Oakmont Setup Could Translate to Success for Scott
By Bill Fields
OAKMONT, Pa. – Given his successes elsewhere, Adam Scott’s U.S. Open record – six missed cuts and no top-10 finishes in his first 12 appearances – is one of the more baffling things in recent golf history.
But he contends there is a simple explanation. “I can’t remember a U.S. Open where I was bringing my best form into it,” Scott said Wednesday at Oakmont Country Club, where despite his predominantly poor championship history he will be a player to watch closely this week.
That reality is based on a couple of things.
Scott’s U.S. Open fortunes have changed for the better the last two years, giving the 35-year-old Australian something other than frustration in his memory. In 2014 at Pinehurst No. 2, he tied for ninth. At Chambers Bay last year, he charged into contention with a closing 64 to tie for fourth.
“I was playing well heading into Pinehurst just determined to turn my luck around at the U.S. Open,” Scott said. “I played fairly well there, but Martin [Kaymer] kind of ran away with it. Last year, I had a great final round and maybe for a moment had a fleeting chance of posting a score and catching the leaders. But fun nonetheless. At least I feel I can get myself somewhat in the hunt after the last couple performances.”
On top of that is the way Scott, currently No. 8 in the Official World Golf Ranking and second in the PGA Tour’s FedEx Cup standings, has played during 2016. He won the Honda Classic and World Golf Championships-Cadillac Championship in consecutive weeks this winter, bouncing back from a winless 2015 season and proving that he could succeed by putting traditionally after years of anchoring a long putter.
His highly regarded ball-striking has been as good or better than ever this season. He is No. 1 in the PGA Tour’s strokes gained: tee-to-green, and strokes gained: approach-the-green categories, nearly half a stroke better than No. 2 Henrik Stenson in the latter statistic.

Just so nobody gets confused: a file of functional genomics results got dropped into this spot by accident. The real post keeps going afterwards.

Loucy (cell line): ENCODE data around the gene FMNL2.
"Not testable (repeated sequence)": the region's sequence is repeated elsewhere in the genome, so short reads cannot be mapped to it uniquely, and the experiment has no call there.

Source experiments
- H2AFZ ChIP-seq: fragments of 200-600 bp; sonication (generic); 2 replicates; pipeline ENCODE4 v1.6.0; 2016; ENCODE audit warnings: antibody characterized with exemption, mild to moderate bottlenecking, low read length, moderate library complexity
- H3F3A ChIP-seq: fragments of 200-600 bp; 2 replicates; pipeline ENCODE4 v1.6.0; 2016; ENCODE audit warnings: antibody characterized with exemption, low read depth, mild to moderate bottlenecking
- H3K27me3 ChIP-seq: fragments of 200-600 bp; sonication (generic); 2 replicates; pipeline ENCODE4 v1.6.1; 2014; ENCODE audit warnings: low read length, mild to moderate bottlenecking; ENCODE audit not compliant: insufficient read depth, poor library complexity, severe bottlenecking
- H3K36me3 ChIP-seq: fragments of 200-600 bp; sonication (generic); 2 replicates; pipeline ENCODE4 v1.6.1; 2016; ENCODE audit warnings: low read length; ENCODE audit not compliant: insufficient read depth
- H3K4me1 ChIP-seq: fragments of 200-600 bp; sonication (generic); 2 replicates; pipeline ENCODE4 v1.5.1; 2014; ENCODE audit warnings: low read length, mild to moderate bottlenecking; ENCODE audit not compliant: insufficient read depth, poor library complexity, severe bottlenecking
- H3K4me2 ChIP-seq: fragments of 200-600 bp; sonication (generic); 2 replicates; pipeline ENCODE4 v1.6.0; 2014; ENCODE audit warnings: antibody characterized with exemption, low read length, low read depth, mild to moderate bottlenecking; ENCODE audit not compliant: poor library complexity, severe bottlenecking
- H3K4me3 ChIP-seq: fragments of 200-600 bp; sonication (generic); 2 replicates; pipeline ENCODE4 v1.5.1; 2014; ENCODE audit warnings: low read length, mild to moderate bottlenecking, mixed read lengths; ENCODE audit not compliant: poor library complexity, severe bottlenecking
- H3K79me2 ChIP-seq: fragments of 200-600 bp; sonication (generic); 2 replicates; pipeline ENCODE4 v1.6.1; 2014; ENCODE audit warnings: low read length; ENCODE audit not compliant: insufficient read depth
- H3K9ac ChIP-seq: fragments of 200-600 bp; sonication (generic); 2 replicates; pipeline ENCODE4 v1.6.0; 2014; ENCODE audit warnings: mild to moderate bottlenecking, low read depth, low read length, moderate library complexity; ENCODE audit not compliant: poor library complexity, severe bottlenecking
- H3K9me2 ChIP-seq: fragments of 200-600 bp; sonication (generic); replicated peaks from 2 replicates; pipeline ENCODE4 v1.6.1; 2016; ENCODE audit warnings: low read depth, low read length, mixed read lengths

Scott certainly doesn’t come into the U.S. Open attracting the attention of his fellow Aussie, world No. 1 Jason Day, but he believes Oakmont’s demands and the quality of his recent play create a favorable combination.
“I really feel if I can execute and play my style of golf this U.S. Open, I haven’t seen a better setup for me than this,” said Scott. “If I can drive the ball how I usually do, I think I’m at a little bit of an advantage starting out playing from down the fairway here. So I’m excited about the week.”
Although Scott is ranked 111th in strokes gained: putting in 2016, which would seem to put him at a disadvantage at Oakmont where the dastardly greens are such a focus, he contends that the nature of the severe putting surfaces could work in his favor.
“I do feel these greens are going to be a bit of a leveler,” Scott said. “The long-range stuff, they’re so difficult with the speed involved. Of course, someone is going to make some long putts, but I think it’s going to be much tougher than usual. You just have to be so careful on putts over 40 feet. If you’re a foot or so offline, they can really get away from you and end up breaking 12 feet away from the hole without hitting a really bad putt.”
More than the complete game that is required, Scott will try to stay positive in the face of the Oakmont challenge.
“You need to have the right mindset to enjoy whatever gets thrown at you,” said Scott, who wasn’t so good at that in the 2007 U.S. Open at Oakmont, where he shot 76-82 to miss the cut.
“If you get crazy putts, enjoy it. Do whatever you have to do to fool yourself that it’s not do or die and just have some fun,” Scott continued. “You’ve really got to have the right mental approach and not get frustrated. The guys who are going to play well will be upbeat and calm and kind of just floating around the course and won’t get dragged into all the bad stuff that’s out there. A lot of time at a U.S. Open on a lot of the holes, walking off with a par should feel like a birdie.”
Scott’s swing, with its textbook form and fabulous tempo, can make things look so simple, as if it’s the way a ball was meant to be struck. The last two men to win U.S. Opens at Oakmont, Ernie Els and Angel Cabrera, also have actions that are easy on the eyes. As Scott strives for a title that once seemed beyond his reach but is no longer, there are worse harbingers, for sure.
Bill Fields is a Connecticut-based freelance writer who contributes frequently to USGA websites.